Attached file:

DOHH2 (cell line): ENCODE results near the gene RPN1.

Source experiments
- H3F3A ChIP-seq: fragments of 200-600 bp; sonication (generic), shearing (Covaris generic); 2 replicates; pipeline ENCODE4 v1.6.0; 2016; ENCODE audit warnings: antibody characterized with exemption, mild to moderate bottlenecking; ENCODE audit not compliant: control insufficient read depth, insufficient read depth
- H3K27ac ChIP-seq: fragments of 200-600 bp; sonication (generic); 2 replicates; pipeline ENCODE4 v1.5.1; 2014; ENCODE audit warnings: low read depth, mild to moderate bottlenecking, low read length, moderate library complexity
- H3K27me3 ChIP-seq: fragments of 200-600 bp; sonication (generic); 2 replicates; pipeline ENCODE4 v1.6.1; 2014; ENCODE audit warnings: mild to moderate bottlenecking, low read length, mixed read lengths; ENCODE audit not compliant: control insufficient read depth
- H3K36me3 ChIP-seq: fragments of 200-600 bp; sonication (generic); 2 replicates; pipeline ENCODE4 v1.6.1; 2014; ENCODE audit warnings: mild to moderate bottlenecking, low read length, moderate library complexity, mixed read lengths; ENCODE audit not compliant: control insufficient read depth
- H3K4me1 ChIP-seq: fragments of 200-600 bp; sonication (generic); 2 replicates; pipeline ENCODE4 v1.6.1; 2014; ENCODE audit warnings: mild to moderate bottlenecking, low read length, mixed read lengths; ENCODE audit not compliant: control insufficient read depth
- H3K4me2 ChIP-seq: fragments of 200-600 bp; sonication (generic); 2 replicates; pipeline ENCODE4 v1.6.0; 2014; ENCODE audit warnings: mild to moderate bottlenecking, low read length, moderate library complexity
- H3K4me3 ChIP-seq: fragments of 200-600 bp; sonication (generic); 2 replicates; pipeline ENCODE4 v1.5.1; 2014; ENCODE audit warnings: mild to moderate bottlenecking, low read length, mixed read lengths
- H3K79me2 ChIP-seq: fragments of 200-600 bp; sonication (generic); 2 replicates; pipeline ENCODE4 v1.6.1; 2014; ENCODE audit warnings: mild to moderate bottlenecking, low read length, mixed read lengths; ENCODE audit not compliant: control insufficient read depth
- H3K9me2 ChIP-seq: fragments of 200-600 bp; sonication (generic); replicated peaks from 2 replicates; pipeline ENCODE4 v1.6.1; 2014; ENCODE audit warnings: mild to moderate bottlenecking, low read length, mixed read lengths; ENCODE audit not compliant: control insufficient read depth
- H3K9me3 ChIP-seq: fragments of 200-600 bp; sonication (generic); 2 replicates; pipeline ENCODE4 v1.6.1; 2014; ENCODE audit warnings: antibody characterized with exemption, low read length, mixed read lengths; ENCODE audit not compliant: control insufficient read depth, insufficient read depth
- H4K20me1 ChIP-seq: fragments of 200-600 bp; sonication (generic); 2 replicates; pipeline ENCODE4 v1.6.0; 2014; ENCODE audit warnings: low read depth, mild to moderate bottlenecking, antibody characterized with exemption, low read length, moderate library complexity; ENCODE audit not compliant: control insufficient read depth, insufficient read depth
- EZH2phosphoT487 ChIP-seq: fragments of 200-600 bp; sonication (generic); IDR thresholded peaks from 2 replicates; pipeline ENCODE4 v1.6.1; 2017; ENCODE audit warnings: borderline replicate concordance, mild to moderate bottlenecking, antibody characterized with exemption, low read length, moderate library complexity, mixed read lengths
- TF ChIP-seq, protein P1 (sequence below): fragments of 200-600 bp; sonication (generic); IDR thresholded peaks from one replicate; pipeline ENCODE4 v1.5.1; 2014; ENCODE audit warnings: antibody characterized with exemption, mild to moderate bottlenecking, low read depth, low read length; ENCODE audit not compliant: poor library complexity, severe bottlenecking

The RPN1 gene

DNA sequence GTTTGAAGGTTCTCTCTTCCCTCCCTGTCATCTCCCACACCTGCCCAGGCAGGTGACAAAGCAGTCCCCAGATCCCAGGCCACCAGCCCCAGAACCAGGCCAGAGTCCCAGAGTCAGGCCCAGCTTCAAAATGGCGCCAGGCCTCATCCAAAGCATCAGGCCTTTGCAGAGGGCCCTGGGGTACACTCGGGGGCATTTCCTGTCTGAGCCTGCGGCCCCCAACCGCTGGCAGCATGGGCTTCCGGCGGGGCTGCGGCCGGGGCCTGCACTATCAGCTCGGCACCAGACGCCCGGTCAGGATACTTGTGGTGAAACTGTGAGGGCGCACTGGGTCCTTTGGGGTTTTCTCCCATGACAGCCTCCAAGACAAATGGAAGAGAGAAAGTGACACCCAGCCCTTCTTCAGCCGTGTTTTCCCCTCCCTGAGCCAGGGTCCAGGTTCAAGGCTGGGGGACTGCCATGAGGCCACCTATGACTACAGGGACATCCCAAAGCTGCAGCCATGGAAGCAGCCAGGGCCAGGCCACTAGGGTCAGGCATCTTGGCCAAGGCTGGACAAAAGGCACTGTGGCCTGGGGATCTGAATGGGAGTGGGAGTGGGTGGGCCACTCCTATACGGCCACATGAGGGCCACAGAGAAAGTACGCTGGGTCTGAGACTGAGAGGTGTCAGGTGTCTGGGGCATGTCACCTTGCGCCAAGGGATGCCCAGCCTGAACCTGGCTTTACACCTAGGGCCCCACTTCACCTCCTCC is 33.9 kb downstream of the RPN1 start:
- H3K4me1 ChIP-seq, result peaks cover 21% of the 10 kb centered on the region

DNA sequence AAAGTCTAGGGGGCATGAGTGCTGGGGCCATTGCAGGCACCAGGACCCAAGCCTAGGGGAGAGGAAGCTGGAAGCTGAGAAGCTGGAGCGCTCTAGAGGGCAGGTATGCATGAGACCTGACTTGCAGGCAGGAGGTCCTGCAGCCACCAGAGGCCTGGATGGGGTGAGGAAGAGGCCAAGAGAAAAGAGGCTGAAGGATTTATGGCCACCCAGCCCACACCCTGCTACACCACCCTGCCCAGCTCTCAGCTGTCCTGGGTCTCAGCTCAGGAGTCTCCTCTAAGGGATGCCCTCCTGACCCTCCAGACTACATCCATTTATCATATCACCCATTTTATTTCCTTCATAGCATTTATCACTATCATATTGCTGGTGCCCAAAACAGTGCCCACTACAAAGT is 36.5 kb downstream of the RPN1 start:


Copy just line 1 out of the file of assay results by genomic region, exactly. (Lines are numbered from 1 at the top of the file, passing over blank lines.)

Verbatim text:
DOHH2 (cell line): ENCODE results near the gene RPN1.